FBI Warns of BlackCat Ransomware That Breached Over 60 Organisations Worldwide

Systems Networks
Advisory ID:
April 25, 2022


The U.S. Federal Bureau of Investigation (FBI) has raised the alarm on the BlackCat ransomware-as-a-service (RaaS), which it said victimized at least 60 entities worldwide as of March 2022 since its emergence last November. The FBI disseminated known indicators of compromise (IOCs) and tactics, techniques and procedures (TTPs) associated with ransomware variants identified through FBI investigations. BlackCat is the first ransomware group to do so successfully using RUST, considered to be a more secure programming language that offers improved performance and reliable concurrent processing. BlackCat-affiliated threat actors typically request ransom payments of several million dollars in Bitcoin and Monero. Many of the developers and money launderers for BlackCat/ALPHV are linked to Darkside/Blackmatter, indicating they have extensive networks and experience with ransomware operations.

Description & Consequence

BlackCat/ALPHV ransomware leverages previously compromised user credentials to gain initial access to the victim system. Once the malware establishes access, it compromises Active Directory user and administrator accounts. The malware uses Windows Task Scheduler to configure malicious Group Policy Objects (GPOs) to deploy ransomware. Initial deployment of the malware leverages PowerShell scripts,
in conjunction with Cobalt Strike, and disables security features within the victim’s network. BlackCat/ALPHV ransomware also leverages Windows administrative tools and Microsoft Sysinternals tools during compromise.

After successful exploitation, the BlackCat/ALPHV ransomware steals victim data prior to the ransomware's execution, including data from cloud providers where company or client data was stored. The actors use Windows scripting to distribute ransomware and compromise additional hosts.


The following are recommended to guide against BlackCat/ALPHV and other ransomware group:

  1. Review domain controllers, servers, workstations, and active directories for new or unrecognized user accounts.
  2. Regularly back up data, air gap, and password protect backup copies offline. Ensure copies of critical data are not accessible for modification or deletion from the system where the data resides.
  3. Review Task Scheduler for unrecognized scheduled tasks. Additionally, manually review operating system defined or recognized scheduled tasks for unrecognized “actions” (for example: review the steps each scheduled task is expected to perform).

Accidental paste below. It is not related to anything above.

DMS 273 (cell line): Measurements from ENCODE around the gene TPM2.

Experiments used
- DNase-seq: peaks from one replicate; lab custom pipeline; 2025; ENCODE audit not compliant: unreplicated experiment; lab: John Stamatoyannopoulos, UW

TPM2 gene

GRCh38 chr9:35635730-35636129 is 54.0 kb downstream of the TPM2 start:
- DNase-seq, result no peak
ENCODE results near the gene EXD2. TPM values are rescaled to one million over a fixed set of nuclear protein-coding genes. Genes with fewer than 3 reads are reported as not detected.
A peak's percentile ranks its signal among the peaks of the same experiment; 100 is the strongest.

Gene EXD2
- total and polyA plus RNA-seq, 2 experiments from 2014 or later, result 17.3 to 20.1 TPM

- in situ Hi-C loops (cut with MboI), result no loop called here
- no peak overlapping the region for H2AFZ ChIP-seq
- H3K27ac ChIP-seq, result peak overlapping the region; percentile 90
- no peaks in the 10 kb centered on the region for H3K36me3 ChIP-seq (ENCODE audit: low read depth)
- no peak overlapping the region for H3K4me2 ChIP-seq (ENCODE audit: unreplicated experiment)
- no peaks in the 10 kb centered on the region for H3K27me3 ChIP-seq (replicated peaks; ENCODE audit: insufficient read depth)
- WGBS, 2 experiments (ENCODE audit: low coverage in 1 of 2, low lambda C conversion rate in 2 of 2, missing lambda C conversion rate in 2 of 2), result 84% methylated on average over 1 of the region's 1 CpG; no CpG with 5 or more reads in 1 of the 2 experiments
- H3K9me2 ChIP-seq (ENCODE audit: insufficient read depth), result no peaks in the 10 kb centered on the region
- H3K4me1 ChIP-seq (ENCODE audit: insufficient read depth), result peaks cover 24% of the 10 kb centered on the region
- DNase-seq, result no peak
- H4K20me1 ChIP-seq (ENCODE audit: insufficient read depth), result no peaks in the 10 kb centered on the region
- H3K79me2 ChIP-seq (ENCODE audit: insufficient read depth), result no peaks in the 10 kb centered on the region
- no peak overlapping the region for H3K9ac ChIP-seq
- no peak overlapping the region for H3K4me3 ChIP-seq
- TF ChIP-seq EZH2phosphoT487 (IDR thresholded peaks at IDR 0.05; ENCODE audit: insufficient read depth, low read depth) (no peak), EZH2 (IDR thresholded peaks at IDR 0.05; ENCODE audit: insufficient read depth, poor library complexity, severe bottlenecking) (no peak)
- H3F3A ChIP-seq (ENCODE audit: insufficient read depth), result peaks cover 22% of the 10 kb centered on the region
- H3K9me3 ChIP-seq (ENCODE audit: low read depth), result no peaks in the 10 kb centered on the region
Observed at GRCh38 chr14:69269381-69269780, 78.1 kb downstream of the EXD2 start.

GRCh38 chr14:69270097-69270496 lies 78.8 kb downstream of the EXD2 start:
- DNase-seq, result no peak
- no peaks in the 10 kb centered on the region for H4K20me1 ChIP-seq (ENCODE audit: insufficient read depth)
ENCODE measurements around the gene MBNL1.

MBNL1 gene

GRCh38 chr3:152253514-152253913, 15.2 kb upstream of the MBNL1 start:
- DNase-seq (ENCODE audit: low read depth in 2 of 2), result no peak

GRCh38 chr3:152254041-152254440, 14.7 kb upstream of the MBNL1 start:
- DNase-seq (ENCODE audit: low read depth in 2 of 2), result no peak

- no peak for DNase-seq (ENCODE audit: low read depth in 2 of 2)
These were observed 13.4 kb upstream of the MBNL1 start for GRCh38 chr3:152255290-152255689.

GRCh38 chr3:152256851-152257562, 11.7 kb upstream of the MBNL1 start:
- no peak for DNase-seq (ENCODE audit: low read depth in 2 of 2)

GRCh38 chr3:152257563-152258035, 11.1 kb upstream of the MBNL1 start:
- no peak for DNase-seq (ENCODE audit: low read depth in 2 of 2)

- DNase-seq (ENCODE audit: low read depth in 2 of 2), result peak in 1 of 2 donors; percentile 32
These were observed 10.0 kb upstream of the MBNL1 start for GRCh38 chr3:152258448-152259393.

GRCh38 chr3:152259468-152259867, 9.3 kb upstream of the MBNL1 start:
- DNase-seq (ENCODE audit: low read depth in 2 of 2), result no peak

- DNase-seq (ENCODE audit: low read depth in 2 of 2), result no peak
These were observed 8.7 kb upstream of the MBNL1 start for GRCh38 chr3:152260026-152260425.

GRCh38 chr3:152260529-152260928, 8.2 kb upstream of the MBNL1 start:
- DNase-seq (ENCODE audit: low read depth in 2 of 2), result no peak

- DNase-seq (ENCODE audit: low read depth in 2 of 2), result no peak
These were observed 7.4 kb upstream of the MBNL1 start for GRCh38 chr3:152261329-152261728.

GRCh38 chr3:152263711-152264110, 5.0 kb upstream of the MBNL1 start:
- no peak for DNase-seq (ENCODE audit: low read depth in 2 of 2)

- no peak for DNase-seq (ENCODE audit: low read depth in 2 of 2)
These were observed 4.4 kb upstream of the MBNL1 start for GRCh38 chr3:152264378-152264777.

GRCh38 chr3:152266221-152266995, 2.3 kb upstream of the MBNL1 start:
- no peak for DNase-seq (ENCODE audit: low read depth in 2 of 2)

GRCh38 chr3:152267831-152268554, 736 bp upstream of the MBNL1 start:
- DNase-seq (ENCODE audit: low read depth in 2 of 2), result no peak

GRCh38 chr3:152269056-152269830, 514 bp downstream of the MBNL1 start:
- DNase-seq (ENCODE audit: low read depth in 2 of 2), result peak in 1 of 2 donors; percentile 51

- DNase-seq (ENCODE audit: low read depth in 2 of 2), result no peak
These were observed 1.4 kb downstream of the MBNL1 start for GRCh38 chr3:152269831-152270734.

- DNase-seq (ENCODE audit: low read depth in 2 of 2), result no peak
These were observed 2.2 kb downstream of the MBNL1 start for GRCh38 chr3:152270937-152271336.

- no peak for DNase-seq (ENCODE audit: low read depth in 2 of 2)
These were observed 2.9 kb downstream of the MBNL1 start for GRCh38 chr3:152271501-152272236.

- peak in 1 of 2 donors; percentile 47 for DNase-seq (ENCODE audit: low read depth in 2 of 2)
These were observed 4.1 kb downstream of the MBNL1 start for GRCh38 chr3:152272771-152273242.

4. Review antivirus logs for indications they were unexpectedly turned off.
  5. Implement network segmentation.
  6. Require administrator credentials to install software.
  7. Implement a recovery plan to maintain and retain multiple copies of sensitive or proprietary data and servers in a physically separate, segmented, secure location (e.g., hard drive, storage device, the cloud).
  8. Install updates/patch operating systems, software, and firmware as soon as updates/patches are released.
  9. Use multifactor authentication where possible.
  10. Regularly change passwords to network systems and accounts, and avoid reusing passwords for different accounts.
  11. Implement the shortest acceptable timeframe for password changes.
  12. Disable unused remote access/Remote Desktop Protocol (RDP) ports and monitor remote access/RDP logs.
  13. Audit user accounts with administrative privileges and configure access controls with least privilege in mind.
  14. Install and regularly update antivirus and anti-malware software on all hosts.
  15. Only use secure networks and avoid using public Wi-Fi networks. Consider installing and using a virtual private network (VPN).
  16. Consider adding an email banner to emails received from outside your organization.
  17. Disable hyperlinks in received emails.


  1. https://thehackernews.com/2022/04/fbi-warns-of-blackcat-ransomware-that.html 
  2. https://www.ic3.gov/Media/News/2022/220420.pdf  


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